This tough garage fridge is built to chill under trying conditions
Whirlpool's Gladiator Chillerator is made to thrive in your garage and doesn't fear harsh temperature swings.
LAS VEGAS -- For many the humble home garage also doubles as a manly sanctuary, a secluded spot for reflection and project planning. It's also an excellent place for stockpiling food and beverages for long-term storage. Appliance maker Whirlpool suggests you bring both worlds together with its $1,300 Gladiator Chillerator.
Essentially a souped-up, ruggedized refrigerator, according to Whirlpool the Chillerator will run rings around the ordinary legacy units people typically toss next to the workbench. Unlike aging ice boxes, this fridge was designed to operate efficiently no matter how hot, cold, or humid the inside of your garage tends to be.
On the surface the Gladiator Chillerator does its best to live up to its fearsome moniker. The icebox is clad in a skin of stainless steel complete with tough-looking tread marks. On the bottom of the large machine (72.7 by 29.8 by 32.3 inches), you'll find a set of four-wheeled casters. They're designed to make the Chillerator a cinch to move across rough surfaces and irregular floors.
Like countless generations of fridges which have come before it, the Chillerator uses a classic two-door split design. Up top is a freezer section, while down below sits the larger refrigerator area. I admit when I took a look inside both portions of the appliance, I was a bit underwhelmed. In contrast to its rough and tumble facade, the Chillerator's all-white shelving, crispers, and bays (heck there's even a butter pantry) struck me as pretty plain, even pedestrian.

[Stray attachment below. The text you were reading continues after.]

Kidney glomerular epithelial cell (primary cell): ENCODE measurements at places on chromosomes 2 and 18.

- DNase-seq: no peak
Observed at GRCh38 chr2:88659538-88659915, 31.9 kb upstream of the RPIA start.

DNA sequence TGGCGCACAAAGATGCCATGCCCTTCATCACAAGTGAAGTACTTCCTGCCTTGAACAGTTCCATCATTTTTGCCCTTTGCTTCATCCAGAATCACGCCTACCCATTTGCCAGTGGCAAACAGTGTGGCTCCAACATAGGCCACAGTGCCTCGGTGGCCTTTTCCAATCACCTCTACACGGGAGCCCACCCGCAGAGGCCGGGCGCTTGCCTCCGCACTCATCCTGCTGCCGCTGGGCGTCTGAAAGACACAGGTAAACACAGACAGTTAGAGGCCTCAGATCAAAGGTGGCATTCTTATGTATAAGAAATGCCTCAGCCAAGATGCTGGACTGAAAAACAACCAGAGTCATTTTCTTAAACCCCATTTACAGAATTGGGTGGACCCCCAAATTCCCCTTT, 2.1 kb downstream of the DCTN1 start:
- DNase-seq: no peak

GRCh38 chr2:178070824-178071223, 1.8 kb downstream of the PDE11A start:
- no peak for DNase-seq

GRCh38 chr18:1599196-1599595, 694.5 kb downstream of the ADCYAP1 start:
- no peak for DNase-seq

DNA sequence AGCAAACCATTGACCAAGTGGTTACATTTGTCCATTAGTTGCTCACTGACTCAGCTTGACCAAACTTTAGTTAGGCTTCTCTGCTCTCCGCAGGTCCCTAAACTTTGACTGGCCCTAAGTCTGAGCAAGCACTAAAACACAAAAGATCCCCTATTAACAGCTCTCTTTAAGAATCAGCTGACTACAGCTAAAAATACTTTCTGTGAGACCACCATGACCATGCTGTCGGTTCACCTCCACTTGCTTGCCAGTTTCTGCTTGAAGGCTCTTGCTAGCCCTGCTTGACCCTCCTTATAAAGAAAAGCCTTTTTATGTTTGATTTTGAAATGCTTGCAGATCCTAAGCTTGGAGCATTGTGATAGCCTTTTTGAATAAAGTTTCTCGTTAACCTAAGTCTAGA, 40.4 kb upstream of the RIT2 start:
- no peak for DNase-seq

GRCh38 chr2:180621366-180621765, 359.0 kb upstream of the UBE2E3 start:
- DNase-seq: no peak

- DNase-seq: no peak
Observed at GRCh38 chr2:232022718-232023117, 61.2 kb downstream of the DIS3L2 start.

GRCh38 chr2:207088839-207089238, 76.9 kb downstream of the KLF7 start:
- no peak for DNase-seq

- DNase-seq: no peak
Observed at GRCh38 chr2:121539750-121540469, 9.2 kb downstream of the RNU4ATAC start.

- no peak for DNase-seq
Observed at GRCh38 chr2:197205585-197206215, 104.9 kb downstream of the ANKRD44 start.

Cool under pressure
Don't judge this electric cooler too quickly, however, Whirlpool company reps cautioned me, since much of this fridge's real prowess lies hidden beneath the surface. Yes the Gladiator Chillerator may appear to be an ordinary refrigerator on the inside but, say Whirlpool, looks are deceiving. Apparently the big appliance relies on a "double pass heat loop" which is supposed to cut down on external condensation when operating under hot, humid conditions.
Similarly Whirlpool claims that a self-monitoring defrost mode will keep tabs on how long both the compressor and evaporator heater engage. The point of this system is to limit the number of defrosts so energy use is held in check and ice crystals never get a chance to form.
Whether or not the Whirlpool Gladiator Chillerator performs as advertised remains a mystery until we get our hands on it and put the appliance to the test. Still, for $1,300 it had better impress. After all, aside from some adjustable shelving and an old-school ice maker, the Chillerator lacks any creature comforts to speak of. For example you won't find any slick water and ice stations here, nor are there any fancy French doors or computerized controls.
That said, the folks behind this machine admitted a slew of fresh enhancements are on the drawing board. Conceivably we could see an app-connected Chillerator sometime down the road as well as color-changing LED lights for extra customization options. Frankly I'd be completely satisfied if it, or any fridge, could dispense cocktail-caliber chunks of ice on demand. Interested in securing a Chillerator of your very own? Check out Whirlpool's Chillerator site for more details.